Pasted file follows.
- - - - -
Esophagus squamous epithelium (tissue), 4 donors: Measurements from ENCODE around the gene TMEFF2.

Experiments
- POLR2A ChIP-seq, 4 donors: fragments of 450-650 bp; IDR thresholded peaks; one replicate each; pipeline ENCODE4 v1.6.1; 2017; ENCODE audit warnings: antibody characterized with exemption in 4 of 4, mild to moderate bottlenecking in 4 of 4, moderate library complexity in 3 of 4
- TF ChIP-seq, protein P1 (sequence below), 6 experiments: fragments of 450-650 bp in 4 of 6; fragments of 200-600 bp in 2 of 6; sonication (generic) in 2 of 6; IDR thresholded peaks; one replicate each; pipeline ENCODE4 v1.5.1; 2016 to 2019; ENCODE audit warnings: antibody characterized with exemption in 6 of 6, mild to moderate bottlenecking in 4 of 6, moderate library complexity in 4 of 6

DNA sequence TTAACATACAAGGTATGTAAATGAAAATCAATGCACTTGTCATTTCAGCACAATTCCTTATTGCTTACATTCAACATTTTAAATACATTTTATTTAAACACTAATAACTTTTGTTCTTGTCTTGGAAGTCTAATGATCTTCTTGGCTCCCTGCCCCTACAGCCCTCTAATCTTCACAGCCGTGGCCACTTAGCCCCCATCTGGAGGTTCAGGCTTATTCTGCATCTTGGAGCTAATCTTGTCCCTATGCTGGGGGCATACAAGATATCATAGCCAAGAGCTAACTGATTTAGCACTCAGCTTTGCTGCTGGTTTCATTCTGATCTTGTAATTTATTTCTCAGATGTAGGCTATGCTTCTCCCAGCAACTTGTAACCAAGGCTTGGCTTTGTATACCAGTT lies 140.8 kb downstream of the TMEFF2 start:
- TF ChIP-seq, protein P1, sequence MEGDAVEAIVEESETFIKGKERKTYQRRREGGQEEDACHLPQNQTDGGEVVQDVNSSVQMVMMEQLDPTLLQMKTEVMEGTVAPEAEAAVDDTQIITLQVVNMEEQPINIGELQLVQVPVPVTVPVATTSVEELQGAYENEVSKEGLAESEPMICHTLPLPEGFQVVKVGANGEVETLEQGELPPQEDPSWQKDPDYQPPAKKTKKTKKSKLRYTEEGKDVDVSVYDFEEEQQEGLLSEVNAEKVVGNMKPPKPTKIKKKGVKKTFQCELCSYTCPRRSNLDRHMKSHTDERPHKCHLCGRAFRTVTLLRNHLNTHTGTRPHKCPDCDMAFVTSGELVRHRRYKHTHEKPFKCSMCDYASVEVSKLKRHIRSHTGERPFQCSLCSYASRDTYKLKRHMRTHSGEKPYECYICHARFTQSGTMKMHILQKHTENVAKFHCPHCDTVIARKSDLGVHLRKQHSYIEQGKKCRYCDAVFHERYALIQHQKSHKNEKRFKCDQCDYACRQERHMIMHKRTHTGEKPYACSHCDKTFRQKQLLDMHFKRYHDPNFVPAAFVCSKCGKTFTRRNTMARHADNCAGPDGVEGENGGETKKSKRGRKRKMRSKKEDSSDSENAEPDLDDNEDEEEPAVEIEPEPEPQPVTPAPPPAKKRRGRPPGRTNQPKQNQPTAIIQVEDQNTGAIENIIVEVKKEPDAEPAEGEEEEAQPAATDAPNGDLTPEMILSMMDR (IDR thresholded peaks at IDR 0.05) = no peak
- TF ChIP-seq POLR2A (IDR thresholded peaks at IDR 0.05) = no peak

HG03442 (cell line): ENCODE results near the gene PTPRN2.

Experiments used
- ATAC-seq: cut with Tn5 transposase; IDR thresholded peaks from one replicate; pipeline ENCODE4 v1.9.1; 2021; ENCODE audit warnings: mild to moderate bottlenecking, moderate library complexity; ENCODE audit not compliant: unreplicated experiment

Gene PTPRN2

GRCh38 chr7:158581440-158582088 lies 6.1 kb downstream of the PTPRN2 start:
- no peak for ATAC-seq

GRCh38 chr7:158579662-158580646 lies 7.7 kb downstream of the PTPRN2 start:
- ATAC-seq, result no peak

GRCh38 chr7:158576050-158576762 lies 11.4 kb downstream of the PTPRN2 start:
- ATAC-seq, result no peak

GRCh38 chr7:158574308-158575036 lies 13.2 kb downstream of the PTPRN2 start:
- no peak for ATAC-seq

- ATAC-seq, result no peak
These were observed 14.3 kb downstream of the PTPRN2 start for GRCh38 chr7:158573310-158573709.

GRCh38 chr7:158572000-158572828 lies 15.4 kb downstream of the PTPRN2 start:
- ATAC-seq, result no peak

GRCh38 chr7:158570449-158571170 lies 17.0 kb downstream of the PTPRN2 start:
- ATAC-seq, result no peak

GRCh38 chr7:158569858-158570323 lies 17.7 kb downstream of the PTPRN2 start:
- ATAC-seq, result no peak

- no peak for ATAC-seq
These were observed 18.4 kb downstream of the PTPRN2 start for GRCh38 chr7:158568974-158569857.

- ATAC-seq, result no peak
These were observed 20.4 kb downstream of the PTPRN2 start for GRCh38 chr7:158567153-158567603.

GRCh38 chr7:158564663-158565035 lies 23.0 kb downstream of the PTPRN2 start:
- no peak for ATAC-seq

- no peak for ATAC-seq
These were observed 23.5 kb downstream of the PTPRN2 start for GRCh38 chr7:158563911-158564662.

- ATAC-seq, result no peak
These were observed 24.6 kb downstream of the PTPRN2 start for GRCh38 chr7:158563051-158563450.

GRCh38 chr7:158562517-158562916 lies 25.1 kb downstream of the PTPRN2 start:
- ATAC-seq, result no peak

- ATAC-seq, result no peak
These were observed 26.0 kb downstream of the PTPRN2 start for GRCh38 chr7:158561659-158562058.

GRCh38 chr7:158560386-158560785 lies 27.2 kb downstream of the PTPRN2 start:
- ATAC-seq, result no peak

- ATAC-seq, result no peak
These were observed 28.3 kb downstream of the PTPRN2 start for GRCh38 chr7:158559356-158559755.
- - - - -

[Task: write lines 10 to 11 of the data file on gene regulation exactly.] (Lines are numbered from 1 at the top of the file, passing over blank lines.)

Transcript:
- ATAC-seq: cut with Tn5 transposase; IDR thresholded peaks from one replicate; pipeline ENCODE4 v1.9.1; 2021; ENCODE audit warnings: mild to moderate bottlenecking, moderate library complexity; ENCODE audit not compliant: unreplicated experiment

Gene PTPRN2